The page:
This week I assigned my students one of my favorite projects in the 2D Illustration/Photoshop class — creating an alphabet with found non-manipulated objects. It involves the student going out and seeking letters of the alphabet in forms present in the real world, whether indoors or out. When you look at a chair from the side, for instance, it typically forms an “L” shape. Certain letters are easy to find and all over the place — “O” for instance, but others can be tricky and really require the student to look into forms in the world, but also even skew their own perspective if necessary. The project also teaches several additional principles including composing vs. cropping, and light and dark balance.
Technical know-how aside, observation is often exponentially more crucial to the overall effect of a photograph, no matter the camera used or one’s technical mastery of equipment or Photoshop in post-production. Our culture particularly relies heavily upon observation while taking in face-to-face verbal communication. The best example of this, I believe, can be found in the 1960 Kennedy-Nixon debates. Many who listened to the debates on the radio believed that Nixon’s arguments and rhetoric were better, but those who watched him on television saw a fidgeting, sweating man and tended to favor Kennedy because of his cool and collected body language. There’s a great article about it here:
Individual perception is also important to observation. An abysmal one-half percent of all music is selected and broadcast for public consumption, and many people think that because that music is on the radio or on MTV that it is therefore good, or the best out there. Obviousy, there is a huge amount of music elsewhere that is excellent and produced independently. The ability to observe what’s popular verses what is good is an invaluable characteristic for anyone with a creative mind or career, but finding alternative types of music actually requires the listener to not only know themselves and what they like and why, but to seek out these alternative forms in a massive marketplace with hardly anywhere to start. Hal Shows and the Catbirds, for instance is the greatest band on earth. You think you’ll hear their stuff on the radio? Uh no… hello!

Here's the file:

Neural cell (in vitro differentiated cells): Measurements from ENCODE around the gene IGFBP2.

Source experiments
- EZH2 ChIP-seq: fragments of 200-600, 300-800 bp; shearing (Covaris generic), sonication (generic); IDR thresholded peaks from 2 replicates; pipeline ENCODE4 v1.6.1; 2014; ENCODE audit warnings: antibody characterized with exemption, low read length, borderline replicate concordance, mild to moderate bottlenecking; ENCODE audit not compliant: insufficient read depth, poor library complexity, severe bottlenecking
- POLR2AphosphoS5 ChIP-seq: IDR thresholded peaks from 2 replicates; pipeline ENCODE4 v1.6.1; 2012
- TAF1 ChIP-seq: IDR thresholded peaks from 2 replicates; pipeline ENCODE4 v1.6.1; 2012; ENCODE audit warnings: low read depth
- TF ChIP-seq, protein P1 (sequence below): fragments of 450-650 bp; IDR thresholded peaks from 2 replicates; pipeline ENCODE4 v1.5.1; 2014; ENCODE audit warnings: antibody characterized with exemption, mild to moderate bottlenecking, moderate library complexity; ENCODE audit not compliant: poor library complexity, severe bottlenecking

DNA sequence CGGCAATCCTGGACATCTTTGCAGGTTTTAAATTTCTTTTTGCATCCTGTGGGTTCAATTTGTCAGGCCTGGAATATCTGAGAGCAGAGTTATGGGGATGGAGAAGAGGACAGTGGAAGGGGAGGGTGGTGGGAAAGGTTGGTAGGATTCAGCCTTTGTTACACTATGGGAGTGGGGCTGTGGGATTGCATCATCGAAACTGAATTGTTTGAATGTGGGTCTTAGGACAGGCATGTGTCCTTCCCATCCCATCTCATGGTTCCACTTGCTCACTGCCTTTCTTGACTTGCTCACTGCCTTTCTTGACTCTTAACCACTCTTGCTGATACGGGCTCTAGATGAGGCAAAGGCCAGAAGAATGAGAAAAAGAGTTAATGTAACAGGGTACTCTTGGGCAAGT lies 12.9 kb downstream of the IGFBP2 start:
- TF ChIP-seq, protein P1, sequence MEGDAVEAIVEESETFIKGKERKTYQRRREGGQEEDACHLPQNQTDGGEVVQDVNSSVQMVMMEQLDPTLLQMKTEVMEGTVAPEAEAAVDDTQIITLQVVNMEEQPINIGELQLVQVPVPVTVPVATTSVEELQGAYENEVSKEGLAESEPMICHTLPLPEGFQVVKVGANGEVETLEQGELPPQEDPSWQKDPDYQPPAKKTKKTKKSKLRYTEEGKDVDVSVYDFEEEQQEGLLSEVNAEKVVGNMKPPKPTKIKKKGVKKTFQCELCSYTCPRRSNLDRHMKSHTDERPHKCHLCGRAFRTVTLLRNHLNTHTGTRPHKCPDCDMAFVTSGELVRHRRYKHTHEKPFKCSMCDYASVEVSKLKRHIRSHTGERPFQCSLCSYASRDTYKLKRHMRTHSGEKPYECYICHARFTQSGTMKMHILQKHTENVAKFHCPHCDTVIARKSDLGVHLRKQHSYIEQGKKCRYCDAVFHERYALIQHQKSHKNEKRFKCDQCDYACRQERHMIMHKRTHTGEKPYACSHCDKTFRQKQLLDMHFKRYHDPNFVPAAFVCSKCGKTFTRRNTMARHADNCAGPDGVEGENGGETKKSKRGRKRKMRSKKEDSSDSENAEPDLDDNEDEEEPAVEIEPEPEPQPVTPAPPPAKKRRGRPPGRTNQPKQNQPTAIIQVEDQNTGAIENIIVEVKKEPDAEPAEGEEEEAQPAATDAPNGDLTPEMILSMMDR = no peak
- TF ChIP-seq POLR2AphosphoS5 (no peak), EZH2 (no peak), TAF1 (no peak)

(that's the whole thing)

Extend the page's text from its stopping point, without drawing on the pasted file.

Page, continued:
This began as a backyard experimental project with a friend, involving steel wool, twine, a wire whisk, a 9-volt battery and several beers. The experiment helped me understand some of the fundamentals of low light photography, which eventually evolved into many other projects. For this one, I chose areas of Thomasville, Georgia. I decided that I wanted to see what it looked like during different seasons at night. Displayed are some of the photographic results … with a little patience and a lot of time …
The gum bichromate is a fairly old process of adding dyes or other pigments to a photograph to recolor the image. I discovered the digital process after seeing images from the process on a website, a few months ago and started experimenting with different photographs I’d taken since college.
Needless to say this has been a great new artistic outlet for me. Images that have large elements in the composition seem to have the best results in my opinion and using a limited color pallet adds a bit of impressionism. Now I have set out to take photographs of locomotives and rail cars, paying attention to the composition during production rather than spending time cropping the image post production.
I do this mainly so that I can focus on the colors that I choose for the bichromate process. I also look for a large white element in the composition to help create negative space since the color really occupies most of the page.
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